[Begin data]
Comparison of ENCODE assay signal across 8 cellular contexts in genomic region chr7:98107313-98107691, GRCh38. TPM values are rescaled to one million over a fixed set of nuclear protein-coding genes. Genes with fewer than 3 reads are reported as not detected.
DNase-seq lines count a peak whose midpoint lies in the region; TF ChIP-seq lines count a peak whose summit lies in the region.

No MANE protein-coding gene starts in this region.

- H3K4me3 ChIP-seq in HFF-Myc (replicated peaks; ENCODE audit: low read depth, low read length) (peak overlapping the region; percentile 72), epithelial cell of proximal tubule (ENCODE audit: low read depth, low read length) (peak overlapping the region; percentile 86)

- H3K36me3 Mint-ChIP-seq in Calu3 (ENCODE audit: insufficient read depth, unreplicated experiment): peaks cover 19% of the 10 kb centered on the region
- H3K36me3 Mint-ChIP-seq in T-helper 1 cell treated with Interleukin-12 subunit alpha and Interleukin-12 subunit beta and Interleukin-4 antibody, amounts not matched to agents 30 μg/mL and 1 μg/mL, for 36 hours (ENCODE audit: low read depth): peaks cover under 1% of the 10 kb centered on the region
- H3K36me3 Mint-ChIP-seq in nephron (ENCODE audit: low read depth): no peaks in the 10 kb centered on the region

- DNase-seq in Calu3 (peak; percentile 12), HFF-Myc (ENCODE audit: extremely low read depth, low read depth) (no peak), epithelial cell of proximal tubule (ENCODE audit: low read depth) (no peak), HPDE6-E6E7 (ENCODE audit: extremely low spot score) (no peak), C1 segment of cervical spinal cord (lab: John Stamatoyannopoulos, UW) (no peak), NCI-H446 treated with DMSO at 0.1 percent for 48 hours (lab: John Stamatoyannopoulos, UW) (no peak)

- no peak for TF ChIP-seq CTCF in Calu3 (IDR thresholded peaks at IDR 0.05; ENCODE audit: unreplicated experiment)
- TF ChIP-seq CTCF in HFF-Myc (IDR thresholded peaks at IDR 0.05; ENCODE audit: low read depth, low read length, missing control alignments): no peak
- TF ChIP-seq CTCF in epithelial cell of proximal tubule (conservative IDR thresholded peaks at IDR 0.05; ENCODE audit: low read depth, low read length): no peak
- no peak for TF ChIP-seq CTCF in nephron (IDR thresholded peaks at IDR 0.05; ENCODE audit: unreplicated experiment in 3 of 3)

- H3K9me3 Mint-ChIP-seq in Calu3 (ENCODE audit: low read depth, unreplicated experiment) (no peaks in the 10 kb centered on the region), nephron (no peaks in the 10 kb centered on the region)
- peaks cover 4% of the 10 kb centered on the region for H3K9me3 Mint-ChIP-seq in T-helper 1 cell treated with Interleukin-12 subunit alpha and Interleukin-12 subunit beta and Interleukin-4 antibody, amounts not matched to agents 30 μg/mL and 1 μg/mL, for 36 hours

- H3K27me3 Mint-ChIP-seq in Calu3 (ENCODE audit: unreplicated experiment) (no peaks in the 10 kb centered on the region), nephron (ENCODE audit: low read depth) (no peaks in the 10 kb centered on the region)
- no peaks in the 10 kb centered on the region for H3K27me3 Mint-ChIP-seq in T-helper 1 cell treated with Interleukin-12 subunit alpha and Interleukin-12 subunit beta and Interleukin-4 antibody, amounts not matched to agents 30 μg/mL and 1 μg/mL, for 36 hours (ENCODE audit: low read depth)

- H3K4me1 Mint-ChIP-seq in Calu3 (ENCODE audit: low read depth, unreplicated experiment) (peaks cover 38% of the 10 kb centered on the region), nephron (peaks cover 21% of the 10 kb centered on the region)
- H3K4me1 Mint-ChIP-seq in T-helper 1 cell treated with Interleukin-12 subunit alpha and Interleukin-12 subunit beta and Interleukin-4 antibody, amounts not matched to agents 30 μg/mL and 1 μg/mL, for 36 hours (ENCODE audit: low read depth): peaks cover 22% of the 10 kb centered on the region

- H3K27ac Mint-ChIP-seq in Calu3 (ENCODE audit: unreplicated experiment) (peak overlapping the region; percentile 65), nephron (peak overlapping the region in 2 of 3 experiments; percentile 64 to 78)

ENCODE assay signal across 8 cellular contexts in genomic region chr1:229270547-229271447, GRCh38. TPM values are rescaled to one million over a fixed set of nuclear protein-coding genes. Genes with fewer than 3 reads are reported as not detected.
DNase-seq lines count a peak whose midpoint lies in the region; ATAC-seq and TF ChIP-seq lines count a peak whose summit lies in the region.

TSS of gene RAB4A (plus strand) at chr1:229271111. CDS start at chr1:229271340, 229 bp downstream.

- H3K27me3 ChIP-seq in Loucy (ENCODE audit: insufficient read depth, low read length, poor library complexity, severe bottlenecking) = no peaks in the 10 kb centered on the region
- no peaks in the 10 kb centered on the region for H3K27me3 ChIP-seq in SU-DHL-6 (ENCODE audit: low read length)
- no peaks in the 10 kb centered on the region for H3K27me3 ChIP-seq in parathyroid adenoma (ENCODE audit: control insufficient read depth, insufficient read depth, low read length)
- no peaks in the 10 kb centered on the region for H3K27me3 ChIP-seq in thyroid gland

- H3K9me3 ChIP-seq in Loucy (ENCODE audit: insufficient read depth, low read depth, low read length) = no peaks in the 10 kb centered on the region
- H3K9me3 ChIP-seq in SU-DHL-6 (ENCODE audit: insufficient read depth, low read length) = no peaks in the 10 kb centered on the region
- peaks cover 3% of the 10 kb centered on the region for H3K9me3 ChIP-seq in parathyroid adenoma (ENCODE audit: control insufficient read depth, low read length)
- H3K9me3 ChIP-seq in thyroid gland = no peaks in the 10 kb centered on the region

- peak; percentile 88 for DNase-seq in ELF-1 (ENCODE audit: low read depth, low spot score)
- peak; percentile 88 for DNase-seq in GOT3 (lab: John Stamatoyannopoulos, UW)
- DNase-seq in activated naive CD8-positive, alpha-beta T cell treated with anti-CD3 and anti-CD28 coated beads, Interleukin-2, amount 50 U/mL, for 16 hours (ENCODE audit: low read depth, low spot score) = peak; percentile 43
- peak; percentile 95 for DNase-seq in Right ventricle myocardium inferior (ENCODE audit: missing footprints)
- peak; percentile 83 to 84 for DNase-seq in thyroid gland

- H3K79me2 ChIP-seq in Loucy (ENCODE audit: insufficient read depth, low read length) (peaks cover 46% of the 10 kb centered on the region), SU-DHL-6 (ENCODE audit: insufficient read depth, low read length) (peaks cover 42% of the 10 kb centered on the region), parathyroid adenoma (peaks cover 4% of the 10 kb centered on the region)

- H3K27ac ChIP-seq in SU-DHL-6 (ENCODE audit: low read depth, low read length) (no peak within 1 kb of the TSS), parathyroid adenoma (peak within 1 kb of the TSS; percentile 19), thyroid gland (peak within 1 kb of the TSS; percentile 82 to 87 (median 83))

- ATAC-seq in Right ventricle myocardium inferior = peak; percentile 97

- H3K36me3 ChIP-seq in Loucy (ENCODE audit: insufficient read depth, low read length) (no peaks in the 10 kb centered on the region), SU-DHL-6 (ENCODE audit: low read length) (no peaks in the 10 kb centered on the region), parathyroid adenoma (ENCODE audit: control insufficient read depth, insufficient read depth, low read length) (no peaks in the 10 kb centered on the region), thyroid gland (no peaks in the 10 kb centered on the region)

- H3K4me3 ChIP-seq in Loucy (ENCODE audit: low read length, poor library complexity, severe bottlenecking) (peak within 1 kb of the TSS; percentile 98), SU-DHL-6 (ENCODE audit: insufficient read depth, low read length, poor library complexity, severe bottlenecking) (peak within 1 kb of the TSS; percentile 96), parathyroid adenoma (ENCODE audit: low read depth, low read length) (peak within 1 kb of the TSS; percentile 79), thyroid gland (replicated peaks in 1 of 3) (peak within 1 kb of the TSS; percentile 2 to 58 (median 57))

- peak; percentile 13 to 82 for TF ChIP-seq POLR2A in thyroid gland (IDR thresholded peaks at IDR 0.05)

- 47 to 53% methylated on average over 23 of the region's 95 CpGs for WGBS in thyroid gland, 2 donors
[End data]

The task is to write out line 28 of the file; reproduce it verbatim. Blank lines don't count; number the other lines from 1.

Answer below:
- H3K9me3 ChIP-seq in SU-DHL-6 (ENCODE audit: insufficient read depth, low read length) = no peaks in the 10 kb centered on the region